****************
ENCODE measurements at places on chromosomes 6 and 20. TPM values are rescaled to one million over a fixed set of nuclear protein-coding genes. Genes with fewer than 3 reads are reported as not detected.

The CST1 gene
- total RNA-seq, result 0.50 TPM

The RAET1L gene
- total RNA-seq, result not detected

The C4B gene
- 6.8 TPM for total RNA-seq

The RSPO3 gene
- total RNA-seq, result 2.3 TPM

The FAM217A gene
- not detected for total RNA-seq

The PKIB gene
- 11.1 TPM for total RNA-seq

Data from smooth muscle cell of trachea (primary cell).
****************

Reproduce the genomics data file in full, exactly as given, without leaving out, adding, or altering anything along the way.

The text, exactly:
ENCODE measurements at places on chromosomes 6 and 20. TPM values are rescaled to one million over a fixed set of nuclear protein-coding genes. Genes with fewer than 3 reads are reported as not detected.

The CST1 gene
- total RNA-seq, result 0.50 TPM

The RAET1L gene
- total RNA-seq, result not detected

The C4B gene
- 6.8 TPM for total RNA-seq

The RSPO3 gene
- total RNA-seq, result 2.3 TPM

The FAM217A gene
- not detected for total RNA-seq

The PKIB gene
- 11.1 TPM for total RNA-seq

Data from smooth muscle cell of trachea (primary cell).